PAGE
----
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In Norse mythology, Jörmungandr (Old Norse: Jǫrmungandr, pronounced [ˈjɔrmunˌɡandr̥], meaning "huge monster"), also known as the Midgard (World) Wyrm (Old Norse: Miðgarðsormr), is a sea serpent, the middle child of the giantess Angrboða and Loki. According to the Prose Edda, Óðinn took Loki's three children by Angrboða—the wolf Fenrir, Hel, and Jörmungandr—and tossed Jörmungandr into the great ocean that encircles Miðgarðr. The serpent grew so large that it was able to surround the earth and grasp its own tail. As a result, it received the name of the Midgard Serpent or World Serpent. When it releases its tail, Ragnarök will begin. Jörmungandr's arch-enemy is the thunder-god, Þórr. It is an example of an ouroboros.

The first part Jǫrmun is cognate with English name Irmin (also Ermin, probably not related to identical Latin-based name) and gandr is doublet with English gaunt (skinny) probably also cognate in obsolete sense (magical staff, wand). For other translations see Miðgarðr and wyrm.

Myths and Legends[]

There are three preserved myths detailing Þórr's encounters with Jörmungandr:

Lifting the cat[]

In one, Þórr encounters the giant king Útgarða-Loki and has to perform deeds for him, one of which was to lift the serpent in the form of a colossal cat, disguised by magic, as a test of strength. Þórr is unable to lift such a monstrous creature as Jörmungandr, but does manage to raise it far enough that it lets go of the ground with one of its four feet. When Útgarða-Loki later explains his deception, he describes Þórr's lifting of the cat as an impressive deed.

Þórr's fishing trip[]

Þórr goes fishing for the Midgard Serpent in this picture from an 18th-century Icelandic manuscript

Another encounter comes when Þórr goes fishing with the giant Hymir. When Hymir refuses to provide Þórr with bait, Þórr strikes the head off Hymir's largest ox to use as his bait. They row to a point where Hymir often sat and caught flat fish, where he drew up two whales, but Þórr demands to go further out to sea, and does so despite Hymir's protest.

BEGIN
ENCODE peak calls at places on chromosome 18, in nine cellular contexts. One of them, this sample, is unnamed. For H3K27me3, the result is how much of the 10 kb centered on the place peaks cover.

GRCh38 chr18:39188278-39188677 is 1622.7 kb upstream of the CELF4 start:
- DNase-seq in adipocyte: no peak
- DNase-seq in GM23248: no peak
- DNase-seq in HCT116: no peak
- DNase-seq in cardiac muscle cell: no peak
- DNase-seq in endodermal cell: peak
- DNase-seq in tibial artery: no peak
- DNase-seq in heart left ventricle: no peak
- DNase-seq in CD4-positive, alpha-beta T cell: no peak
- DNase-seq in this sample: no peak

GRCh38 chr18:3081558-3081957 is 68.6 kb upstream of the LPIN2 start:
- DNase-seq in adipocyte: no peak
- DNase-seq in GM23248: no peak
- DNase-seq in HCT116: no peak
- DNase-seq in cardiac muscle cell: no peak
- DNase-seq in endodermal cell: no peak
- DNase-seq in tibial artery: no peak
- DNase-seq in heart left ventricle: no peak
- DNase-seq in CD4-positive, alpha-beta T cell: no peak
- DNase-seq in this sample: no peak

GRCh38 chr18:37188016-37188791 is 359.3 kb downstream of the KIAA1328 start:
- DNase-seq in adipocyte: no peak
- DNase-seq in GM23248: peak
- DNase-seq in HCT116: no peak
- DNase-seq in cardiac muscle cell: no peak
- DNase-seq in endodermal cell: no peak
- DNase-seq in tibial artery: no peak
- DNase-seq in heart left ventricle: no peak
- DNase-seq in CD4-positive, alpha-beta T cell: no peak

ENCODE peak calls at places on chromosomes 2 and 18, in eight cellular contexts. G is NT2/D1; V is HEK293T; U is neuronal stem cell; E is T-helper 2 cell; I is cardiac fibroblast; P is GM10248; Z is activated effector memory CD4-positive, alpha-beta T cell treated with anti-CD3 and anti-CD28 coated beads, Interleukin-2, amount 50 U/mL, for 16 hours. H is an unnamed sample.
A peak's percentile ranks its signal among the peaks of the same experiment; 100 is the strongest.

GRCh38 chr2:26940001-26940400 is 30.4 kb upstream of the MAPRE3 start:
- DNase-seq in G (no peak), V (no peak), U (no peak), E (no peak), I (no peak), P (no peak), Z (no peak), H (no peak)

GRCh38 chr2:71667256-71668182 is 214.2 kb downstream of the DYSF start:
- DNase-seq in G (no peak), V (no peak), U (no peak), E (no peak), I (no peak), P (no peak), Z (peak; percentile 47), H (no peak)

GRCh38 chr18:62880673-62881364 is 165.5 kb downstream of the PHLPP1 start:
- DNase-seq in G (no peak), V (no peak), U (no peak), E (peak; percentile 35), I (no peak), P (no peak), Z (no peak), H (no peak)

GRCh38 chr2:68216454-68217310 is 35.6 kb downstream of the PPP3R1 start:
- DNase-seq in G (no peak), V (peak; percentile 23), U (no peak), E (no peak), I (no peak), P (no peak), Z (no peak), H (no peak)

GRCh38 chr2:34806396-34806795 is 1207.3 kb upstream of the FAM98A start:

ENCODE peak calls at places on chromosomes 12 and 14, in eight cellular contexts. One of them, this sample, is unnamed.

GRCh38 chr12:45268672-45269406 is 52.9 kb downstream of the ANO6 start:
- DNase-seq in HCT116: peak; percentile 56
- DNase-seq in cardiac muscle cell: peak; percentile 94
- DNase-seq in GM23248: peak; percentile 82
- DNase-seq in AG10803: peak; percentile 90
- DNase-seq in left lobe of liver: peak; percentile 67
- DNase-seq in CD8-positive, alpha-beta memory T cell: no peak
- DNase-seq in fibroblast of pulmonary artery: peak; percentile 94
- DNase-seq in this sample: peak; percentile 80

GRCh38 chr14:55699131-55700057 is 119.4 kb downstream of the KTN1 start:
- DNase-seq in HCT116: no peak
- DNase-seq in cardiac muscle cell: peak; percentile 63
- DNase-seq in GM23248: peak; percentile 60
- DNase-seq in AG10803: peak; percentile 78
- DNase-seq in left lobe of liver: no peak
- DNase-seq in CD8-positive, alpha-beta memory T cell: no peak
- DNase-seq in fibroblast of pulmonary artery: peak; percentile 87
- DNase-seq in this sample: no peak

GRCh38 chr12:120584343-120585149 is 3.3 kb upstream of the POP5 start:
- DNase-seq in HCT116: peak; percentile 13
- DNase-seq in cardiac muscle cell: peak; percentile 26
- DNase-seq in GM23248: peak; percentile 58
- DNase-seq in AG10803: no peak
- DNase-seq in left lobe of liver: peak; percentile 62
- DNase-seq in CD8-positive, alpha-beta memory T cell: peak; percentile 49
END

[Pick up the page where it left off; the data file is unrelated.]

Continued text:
Þórr then prepares a strong line and a large hook and baits it with the ox head, which Jörmungandr bites. Þórr pulls the serpent from the water, and the two face one another, Jörmungandr dribbling poison and blood. Hymir goes pale with fear, and as Þórr grabs his hammer to kill the serpent, the giant cuts the line, leaving the serpent to sink beneath the waves.

This encounter with Þórr seems to have been one of the most popular motifs in Norse art. Four picture stones that have been linked with the myth are the Altuna Runestone, Ardre VIII image stone, the Hørdum stone, and the Gosforth Cross. A stone slab that may be a portion of a second cross at Gosforth also shows a fishing scene using an ox head. Of these, the Ardre VIII stone is the most interesting, with a man entering a house where an ox is standing, and another scene showing two men using a spear to fish. The image on this stone is dated to the 8th or 9th century. If the stone is correctly interpreted as depicting this myth, it demonstrates that the myth was in a stable form for a period of about 500 years prior to the recording of the myth in the Prose Edda around the year 1220.

Final battle[]

Þórr fighting the Midgard Serpent, Emil Doepler painting.

The last meeting between the serpent and Þórr is predicted to occur at Ragnarök, when Jörmungandr will come out of the sea and poison the ocean and the sky. Þórr will kill Jörmungandr and then walk nine paces before falling dead, having been poisoned by the serpent's venom.